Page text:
The curved south end of the Stadium during excavations in 1975 with the stone water channel defining the track and the starting line (balbis) in the foreground. At the center left is a section of the terracotta water pipe that brought water to the basins at the right, through the hole in the back of the “water closet”.

Restored drawing of the basins with the water-closet in use

The track is surrounded and defined by a stone water channel very similar to examples in other ancient stadiums of similar date. Water was brought to the channel in terracotta pipes from a still-extant spring at the eastern side of the valley. It flowed through a hole in the rear of three blocks that formed a little closet around a settling basin at the southernmost end of the track. From that basin, the water flowed into another basin immediately adjacent to the first, and then into the channel that formed the semicircular end of the track.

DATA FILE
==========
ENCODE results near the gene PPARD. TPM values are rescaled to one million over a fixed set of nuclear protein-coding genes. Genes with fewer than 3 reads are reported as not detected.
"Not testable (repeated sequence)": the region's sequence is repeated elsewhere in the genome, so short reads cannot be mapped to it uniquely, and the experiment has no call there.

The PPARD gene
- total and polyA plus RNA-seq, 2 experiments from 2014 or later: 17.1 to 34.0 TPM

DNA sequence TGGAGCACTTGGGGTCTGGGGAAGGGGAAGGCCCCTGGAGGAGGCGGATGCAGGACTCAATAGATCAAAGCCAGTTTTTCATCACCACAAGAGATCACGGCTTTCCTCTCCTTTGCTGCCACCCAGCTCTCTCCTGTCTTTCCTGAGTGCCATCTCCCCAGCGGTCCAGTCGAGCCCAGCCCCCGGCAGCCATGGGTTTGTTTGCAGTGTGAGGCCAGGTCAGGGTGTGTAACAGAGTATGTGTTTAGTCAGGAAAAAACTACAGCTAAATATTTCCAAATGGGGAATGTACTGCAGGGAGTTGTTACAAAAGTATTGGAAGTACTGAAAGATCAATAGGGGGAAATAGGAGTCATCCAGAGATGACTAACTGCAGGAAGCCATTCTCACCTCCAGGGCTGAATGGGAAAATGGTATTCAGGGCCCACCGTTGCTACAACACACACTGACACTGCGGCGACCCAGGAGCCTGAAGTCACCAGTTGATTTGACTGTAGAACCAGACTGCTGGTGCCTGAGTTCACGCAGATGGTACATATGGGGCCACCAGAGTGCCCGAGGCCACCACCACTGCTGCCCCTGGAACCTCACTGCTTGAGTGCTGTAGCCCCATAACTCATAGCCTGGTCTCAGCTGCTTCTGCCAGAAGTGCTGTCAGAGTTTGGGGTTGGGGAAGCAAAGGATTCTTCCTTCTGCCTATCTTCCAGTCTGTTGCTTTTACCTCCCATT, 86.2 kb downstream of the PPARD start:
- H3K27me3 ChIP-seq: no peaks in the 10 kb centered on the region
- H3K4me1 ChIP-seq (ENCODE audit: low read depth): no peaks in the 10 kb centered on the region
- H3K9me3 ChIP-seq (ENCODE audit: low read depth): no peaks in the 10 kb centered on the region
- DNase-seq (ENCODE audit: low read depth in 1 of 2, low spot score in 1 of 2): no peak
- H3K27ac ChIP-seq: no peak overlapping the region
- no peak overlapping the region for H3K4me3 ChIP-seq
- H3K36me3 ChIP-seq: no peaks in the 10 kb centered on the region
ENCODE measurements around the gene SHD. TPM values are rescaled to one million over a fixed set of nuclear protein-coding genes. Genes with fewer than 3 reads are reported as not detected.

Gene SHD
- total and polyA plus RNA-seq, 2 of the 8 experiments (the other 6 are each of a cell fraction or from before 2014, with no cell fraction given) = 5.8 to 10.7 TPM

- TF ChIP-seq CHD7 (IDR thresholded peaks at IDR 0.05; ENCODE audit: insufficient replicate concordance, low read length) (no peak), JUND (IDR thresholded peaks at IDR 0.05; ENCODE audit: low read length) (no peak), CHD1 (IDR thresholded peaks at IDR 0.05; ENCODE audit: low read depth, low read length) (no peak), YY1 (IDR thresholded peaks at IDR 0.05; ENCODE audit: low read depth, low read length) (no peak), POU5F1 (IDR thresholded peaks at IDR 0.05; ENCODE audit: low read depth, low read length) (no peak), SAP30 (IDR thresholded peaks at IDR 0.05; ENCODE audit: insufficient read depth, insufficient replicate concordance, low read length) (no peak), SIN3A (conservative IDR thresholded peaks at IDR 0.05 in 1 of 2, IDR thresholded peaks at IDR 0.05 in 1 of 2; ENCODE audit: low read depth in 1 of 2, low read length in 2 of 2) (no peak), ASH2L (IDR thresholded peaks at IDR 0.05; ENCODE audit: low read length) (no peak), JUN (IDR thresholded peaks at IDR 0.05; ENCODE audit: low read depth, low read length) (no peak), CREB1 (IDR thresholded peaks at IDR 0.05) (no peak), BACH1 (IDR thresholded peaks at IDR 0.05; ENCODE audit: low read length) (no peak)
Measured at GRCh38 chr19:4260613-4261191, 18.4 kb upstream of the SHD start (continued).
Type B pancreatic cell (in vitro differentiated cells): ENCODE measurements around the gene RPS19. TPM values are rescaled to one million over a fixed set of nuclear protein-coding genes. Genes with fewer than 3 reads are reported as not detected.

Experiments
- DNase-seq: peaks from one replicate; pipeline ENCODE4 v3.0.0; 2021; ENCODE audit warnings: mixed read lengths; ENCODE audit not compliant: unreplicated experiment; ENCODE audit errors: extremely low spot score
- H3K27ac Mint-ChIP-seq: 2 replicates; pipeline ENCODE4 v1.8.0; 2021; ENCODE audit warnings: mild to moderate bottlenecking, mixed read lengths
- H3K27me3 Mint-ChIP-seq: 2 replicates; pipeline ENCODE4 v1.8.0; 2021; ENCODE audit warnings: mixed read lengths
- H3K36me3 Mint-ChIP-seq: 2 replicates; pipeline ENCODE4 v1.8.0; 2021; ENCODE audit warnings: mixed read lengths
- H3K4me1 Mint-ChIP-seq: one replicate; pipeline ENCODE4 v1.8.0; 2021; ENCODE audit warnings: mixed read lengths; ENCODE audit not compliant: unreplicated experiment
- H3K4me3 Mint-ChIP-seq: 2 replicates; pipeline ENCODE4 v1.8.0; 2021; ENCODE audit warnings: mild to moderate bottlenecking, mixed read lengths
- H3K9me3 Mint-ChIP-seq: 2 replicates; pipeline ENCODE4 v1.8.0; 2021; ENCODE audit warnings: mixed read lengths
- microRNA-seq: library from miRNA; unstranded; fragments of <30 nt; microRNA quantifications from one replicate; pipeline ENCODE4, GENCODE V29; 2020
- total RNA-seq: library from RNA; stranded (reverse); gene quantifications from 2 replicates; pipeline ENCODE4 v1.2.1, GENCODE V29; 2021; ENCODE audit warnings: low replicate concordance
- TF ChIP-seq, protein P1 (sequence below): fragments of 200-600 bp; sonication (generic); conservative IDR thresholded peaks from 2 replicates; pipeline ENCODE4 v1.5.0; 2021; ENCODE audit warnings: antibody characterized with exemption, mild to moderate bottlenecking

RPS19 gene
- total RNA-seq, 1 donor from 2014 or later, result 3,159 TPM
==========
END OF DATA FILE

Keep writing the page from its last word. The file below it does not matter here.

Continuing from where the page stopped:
The water then entered a stone basin at either end of the balbis, and then continued to flow down the sides of the track with basins spaced about 30 meters apart. In order for the system to work, there was a downward slope for the channel, and therefore for the track itself, of about 1.36%. Thus the surface of the track at its northern end can be estimated as about 2.40 m. lower than the southern end. This means that in the long-distance races half the “laps” were downhill and the other half uphill. But it was the same for all the competitors.

The purpose of the basins is not known, but it may have included the provision of drinking water, and water for sprinkling on the track to keep dust down.

Basin at the west end of the starting line with the continuation of the water channel along the west side of the track to the north, parallel to two rows of stone seats.